ONH

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    1 - Male Parasitic Wood Wasp, probably Orussus occidentalis.

    05/15/2008 Port Williams County Park, Sequim, Washington

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    2 - Female Parasitic Wood Wasp, probably Orussus occidentalis. Note swollen antenna tips.

    05/01/2014 Port Williams County Park, Sequim, Washington

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    3 - Parasitic Wood Wasp.

    05/15/2008 Port Williams County Park, Sequim, Washington

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    4 - Male Parasitic Wood Wasp. Note old buprestid beetle hole nearby.

    05/15/2008 Port Williams County Park, Sequim, Washington

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    5 - Two Parasitic Wood Wasps meeting on a log.

    05/15/2008 Port Williams County Park, Sequim, Washington

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    6 - Male Parasitic Wood Wasp.

    05/03/2015 Port Williams County Park, Sequim, Washington

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    7 - Female Parasitic Wood Wasp. Note swollen antenna tips.

    04/18/2014 Port Williams County Park, Sequim, Washington

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    8 - Parasitic Wood Wasp.

    05/01/2014 Port Williams County Park, Sequim, Washington

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    9 - Parasitic Wood Wasp investigating an old buprestid beetle hole.

    06/10/2008 Mouth of the Elwha River, Port Angeles, Washington

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    9 - Male Parasitic Wood Wasp hiding in an old buprestid beetle hole.

    05/15/2008 Port Williams County Park, Sequim, Washington

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    10 - Orussus wing, with submarginal cell labelled.

    specimen collected 05/2008 Port Williams County Park, Sequim, Washington

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    11 - Orussus head, with pyramidal spikes labelled.

    specimen collected 05/2008 Port Williams County Park, Sequim, Washington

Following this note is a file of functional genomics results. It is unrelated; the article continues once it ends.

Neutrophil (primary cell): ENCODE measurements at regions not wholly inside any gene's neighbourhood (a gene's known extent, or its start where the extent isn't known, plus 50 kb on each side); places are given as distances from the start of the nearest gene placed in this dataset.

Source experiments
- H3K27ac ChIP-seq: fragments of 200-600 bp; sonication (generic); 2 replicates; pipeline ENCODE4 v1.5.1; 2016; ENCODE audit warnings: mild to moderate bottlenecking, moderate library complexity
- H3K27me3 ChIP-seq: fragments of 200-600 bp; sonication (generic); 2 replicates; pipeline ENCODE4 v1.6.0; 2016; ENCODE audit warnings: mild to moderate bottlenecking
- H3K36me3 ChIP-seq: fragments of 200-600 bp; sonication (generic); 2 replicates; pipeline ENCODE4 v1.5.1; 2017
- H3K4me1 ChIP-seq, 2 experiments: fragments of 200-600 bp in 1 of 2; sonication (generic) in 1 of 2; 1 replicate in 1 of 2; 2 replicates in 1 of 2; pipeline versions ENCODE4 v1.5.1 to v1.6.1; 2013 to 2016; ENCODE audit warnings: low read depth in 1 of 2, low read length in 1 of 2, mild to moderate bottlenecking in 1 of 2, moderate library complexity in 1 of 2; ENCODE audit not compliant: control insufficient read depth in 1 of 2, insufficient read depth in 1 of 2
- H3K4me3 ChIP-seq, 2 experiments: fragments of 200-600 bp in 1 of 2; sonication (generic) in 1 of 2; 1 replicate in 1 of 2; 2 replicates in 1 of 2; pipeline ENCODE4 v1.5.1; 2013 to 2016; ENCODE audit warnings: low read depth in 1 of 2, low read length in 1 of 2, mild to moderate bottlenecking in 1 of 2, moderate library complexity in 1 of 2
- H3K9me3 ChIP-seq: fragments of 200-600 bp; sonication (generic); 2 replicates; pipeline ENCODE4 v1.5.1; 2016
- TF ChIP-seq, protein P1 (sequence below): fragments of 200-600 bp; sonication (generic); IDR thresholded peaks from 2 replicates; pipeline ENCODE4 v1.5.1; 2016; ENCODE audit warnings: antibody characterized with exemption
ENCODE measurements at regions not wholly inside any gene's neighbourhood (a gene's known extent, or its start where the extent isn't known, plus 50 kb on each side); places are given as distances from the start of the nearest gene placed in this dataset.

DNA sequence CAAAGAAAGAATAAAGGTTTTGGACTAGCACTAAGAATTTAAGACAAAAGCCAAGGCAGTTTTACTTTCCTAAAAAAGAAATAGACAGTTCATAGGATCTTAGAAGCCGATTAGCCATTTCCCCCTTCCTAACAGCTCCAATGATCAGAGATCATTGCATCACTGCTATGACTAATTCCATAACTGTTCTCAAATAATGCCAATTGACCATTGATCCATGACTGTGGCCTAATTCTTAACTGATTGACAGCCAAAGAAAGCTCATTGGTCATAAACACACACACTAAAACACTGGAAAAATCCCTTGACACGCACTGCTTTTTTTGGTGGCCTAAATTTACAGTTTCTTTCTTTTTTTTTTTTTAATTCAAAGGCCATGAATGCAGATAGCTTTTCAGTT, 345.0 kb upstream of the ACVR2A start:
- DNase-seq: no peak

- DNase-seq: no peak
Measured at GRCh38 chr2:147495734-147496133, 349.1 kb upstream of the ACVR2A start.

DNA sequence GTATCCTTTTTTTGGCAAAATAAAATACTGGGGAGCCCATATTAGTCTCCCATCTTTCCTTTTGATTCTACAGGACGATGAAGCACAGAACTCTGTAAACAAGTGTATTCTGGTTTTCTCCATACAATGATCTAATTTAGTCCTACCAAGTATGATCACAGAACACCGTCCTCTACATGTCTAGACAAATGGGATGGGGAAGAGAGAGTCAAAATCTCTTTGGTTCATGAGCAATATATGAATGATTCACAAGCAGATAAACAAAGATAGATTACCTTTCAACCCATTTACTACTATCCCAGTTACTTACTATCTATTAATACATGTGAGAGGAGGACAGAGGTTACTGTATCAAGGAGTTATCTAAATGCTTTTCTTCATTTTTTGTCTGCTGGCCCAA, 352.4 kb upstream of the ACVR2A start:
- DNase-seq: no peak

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    12 - Orussus head, with location of antennae labelled.

    specimen collected 05/2008 Port Williams County Park, Sequim, Washington

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Video 1 - Orussus hiding in a buprestid beetle hole.

Video 2 - Orussus tapping in a buprestid beetle hole.

Video 3 - Two Orussus meeting on a log.

Video 4 - Orussus approaching and displaying. The second Orussus takes off (the video repeats here in slow motion at 5% of the normal speed). A third Orussus enters from the right.

The Parasitic Wood Wasps, family Orussidae, are related to sawflies. Orussids are rare—there are only nine North American species—and not well known. They’re rarely seen in the field, let alone photographed. The larvae appear to be parasitoids on wood-boring beetle larvae (Family Buprestidae). There are two species in the northwest United States. The individuals shown on this page and on Orussus ovipositing (see menu) are probably Orussus occidentalis.

 For several years we have photographed Orussus on a beach south of Port Williams County Park, Sequim, Washington. The park is an east-facing salt-water beach on Sequim Bay, with a marsh directly inland of the southern part. We see these wasps on driftwood logs above the high-tide line and adjacent to the marsh. They seem to prefer logs of trees previously infected by Buprestid beetles, which leave characteristic round holes about 2.5 mm in diameter. Orussus appears to investigate and hide in these holes (slides 9 and 10, video slide 14). Other insects and spiders sometimes use the holes, and many holes seem to be filled with beach sand.

We have also photographed Parasitic Wood Wasps in a second location, the mouth of the Elwha River. We have not seen Orussus on logs in similar locations elsewhere on the Olympic Peninsula

Orussus is difficult to photograph as they dash along a log and switch direction suddenly. When they take flight, they seem to disappear, their takeoff is so quick. The video in slide 17 shows one Orussus approaching another in what looks like a display of some sort. The second Orussus takes off so quickly that even with the video slowed down to 5% of normal speed, it still seems to disappear.

Three diagnostic characteristics are visible in close-up photos:
• The wing has a single submarginal cell, a feature not seen in field photos because Orussus folds its wings tighlty over

    its back (slide 7).

• The head between the eyes bears a number of pyramidal bumps or spikes (slide 8).

• The antennae arise below the eyes, under a ridge of exoskeleton (slide 9).
• Female Orussus can be identified by the swollen antenna tips (slide 2).

As they run along logs, both sexes tap the log surface with her antennae (video slide 15). Lars Vilhelmsen, Natural History Museum of Denmark, University of Copenhagen, and colleagues have shown that in females, vibrations in the wood caused by the antenna taps are pecieved by the forelegs. Females use this vibrational sensing to find suitable locations for ovipositing. (Vilhelmsen web site)

 Bugguide.net pages on Orussus